In light of recent reports of poorly handled cyber-security breaches, many European companies, banks in particular, are looking for ways to assess and implement new strategies to thwart a potential cyber attack and restore public trust.
A recent European Commission cyber-security survey points out that in today’s digital landscape, banks remain the most vulnerable and these institutions need to invest more resources in cyber security protections. The EC’s annual Eurobarometer Cyber Security Survey reveals that roughly 85 percent of participants fear that their personal information can be easily compromised and believe that the risk of cyber crimes are increasing across the European Union. Sixty-three percent of respondents claim that online banking fraud remains a top concern.
Against this backdrop, when compared to other neighboring countries, Britain lags behind in cyber-security risk management and ranks as one of the worst European countries for dealing with identity theft and cyber fraud.
Earlier this week, the Financial Times reported that a major cyber security loophole exists at one of Britain’s top banks. The bank, which was not named in the article, carries roughly 22 critical vulnerabilities that were previously identified, but the institution neglected to address these risks. Currently, the loophole provides potential hackers with unrestricted access to customer accounts.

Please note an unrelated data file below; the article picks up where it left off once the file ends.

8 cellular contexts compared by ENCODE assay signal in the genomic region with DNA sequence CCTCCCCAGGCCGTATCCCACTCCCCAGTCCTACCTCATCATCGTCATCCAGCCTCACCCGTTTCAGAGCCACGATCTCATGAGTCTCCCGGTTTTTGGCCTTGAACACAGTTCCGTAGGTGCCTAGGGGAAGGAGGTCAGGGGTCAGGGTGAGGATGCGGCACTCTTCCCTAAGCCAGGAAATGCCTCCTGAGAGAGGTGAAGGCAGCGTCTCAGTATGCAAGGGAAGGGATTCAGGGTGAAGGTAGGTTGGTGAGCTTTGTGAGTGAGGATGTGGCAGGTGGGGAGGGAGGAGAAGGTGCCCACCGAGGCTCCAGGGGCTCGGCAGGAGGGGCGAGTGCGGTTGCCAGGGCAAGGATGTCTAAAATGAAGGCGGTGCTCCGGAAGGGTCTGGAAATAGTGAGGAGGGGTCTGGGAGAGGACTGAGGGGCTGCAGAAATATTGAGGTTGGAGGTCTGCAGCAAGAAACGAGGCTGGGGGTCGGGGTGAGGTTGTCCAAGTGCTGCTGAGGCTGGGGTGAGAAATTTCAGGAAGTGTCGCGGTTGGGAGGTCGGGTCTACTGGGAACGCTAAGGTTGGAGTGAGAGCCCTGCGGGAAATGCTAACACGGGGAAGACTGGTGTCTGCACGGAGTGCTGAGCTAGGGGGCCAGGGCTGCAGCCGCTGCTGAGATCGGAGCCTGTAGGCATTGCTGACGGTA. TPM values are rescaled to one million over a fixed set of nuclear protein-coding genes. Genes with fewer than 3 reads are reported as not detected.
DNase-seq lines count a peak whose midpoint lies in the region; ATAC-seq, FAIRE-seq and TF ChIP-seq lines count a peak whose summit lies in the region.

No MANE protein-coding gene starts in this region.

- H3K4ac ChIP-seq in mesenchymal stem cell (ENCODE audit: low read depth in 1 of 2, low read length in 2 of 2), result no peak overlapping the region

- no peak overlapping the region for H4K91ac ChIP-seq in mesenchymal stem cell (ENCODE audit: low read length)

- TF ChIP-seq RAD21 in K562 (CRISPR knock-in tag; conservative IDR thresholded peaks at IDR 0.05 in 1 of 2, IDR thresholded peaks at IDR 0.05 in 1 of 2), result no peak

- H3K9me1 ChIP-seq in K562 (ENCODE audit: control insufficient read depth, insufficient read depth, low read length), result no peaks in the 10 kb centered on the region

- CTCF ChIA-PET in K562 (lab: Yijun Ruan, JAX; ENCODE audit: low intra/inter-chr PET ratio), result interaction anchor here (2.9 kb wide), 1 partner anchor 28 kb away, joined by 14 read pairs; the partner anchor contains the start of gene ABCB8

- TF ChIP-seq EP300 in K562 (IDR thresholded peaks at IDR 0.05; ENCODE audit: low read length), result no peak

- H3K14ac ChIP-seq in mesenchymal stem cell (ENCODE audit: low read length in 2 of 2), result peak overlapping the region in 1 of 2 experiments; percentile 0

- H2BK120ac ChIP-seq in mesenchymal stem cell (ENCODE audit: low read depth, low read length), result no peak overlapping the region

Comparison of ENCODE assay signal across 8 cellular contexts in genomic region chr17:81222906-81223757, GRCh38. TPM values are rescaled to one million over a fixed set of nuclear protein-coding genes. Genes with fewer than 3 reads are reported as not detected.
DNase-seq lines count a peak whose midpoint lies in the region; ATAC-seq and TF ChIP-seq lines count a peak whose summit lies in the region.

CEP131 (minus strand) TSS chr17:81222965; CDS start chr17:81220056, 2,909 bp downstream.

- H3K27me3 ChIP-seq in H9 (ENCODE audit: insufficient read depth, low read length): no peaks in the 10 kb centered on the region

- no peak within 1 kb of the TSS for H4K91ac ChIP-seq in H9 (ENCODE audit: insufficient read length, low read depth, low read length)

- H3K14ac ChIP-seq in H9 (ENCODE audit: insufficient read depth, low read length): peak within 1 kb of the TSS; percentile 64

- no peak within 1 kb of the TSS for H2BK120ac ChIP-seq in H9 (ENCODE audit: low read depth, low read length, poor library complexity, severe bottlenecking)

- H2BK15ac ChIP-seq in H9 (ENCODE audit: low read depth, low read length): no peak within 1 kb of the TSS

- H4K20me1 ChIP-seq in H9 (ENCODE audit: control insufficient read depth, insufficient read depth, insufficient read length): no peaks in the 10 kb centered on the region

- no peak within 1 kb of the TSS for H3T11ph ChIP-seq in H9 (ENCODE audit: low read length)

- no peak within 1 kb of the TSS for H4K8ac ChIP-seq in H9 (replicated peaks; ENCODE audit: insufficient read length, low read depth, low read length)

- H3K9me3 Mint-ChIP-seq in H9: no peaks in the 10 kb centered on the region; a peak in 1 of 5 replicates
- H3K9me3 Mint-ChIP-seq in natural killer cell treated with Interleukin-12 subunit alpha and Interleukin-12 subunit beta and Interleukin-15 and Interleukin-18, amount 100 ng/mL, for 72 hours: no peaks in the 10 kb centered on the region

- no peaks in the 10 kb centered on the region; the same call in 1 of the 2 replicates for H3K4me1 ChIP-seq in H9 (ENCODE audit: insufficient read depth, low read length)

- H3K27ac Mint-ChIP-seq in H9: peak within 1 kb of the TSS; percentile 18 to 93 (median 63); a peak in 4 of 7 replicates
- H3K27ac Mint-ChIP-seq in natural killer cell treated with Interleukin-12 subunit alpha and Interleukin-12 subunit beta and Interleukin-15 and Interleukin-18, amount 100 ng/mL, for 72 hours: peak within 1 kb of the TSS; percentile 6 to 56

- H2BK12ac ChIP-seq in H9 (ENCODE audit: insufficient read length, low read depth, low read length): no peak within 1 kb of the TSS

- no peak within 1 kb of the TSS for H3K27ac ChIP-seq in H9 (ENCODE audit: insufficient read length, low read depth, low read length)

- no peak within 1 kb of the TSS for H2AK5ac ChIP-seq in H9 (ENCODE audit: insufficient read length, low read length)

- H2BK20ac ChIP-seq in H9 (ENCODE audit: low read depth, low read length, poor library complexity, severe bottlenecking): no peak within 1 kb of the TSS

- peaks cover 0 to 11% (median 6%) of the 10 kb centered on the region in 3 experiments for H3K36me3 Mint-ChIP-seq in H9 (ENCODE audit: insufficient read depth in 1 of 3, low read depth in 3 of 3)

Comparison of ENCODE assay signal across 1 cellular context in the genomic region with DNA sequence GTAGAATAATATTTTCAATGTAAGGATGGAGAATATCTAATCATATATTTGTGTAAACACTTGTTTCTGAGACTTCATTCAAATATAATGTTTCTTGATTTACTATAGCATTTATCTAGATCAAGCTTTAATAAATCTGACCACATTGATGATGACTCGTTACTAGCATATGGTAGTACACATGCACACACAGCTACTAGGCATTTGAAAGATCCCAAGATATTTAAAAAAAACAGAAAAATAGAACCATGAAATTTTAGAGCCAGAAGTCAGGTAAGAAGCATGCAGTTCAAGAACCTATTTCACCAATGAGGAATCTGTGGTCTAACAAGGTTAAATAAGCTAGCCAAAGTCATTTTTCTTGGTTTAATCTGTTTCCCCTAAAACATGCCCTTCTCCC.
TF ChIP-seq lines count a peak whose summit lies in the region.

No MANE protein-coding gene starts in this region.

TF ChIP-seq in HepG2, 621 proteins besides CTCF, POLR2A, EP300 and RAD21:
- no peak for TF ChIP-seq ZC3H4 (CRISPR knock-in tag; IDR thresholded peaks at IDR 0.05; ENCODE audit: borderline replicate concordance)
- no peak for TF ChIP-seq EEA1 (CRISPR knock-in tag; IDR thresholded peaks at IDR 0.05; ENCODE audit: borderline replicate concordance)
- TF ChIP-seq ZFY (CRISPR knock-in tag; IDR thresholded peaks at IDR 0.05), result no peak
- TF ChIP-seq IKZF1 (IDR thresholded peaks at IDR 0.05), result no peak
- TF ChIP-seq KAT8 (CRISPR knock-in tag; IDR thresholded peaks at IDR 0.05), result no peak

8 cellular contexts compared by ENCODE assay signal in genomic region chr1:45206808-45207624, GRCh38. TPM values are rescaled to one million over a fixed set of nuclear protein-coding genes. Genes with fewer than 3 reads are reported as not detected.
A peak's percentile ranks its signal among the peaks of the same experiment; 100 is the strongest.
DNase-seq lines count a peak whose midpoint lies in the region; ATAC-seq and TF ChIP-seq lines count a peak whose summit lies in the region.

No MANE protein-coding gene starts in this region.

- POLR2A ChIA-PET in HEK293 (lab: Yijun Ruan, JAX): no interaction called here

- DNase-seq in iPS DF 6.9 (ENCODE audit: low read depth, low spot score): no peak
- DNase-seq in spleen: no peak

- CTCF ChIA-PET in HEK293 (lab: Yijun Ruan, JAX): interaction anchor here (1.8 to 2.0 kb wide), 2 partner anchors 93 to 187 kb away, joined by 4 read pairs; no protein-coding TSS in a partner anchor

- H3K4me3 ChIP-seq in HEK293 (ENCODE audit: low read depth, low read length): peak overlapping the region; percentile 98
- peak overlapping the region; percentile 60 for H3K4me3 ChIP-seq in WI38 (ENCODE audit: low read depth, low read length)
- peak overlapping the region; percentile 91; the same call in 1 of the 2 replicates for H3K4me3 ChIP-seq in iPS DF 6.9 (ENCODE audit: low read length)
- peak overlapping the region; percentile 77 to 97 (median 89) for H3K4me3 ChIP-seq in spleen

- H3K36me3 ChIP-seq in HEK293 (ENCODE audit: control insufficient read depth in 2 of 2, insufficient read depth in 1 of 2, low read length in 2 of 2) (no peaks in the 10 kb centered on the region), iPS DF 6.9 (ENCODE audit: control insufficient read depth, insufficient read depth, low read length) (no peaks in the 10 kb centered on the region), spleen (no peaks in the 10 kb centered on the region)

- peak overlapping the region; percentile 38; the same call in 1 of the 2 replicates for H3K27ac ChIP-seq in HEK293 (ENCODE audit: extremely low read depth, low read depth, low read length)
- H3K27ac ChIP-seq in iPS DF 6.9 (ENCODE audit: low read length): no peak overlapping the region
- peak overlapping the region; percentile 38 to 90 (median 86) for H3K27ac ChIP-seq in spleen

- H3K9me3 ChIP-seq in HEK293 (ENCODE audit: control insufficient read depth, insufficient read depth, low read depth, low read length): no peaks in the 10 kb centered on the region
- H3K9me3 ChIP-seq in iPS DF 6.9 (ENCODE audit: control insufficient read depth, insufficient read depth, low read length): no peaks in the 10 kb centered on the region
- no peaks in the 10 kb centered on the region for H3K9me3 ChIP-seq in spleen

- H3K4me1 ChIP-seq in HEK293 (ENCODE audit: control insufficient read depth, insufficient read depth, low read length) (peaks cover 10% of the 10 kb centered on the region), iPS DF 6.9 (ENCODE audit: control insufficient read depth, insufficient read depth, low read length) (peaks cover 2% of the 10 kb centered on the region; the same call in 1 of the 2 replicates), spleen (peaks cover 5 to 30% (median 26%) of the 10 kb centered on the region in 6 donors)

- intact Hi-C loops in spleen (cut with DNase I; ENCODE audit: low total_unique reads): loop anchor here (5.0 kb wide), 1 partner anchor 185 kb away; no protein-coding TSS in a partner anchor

The banking industry has taken a serious hit by hackers in recent months. In February, a hacking scheme orchestrated by a gang of Russian-based hackers, infiltrated a few British banks and resulted in tens of millions of pounds being lost. It is believed that the electronic raid occurred when hackers tapped into the institution’s internal computer systems and gathered critical information, which was fed directly back to the group in Russia.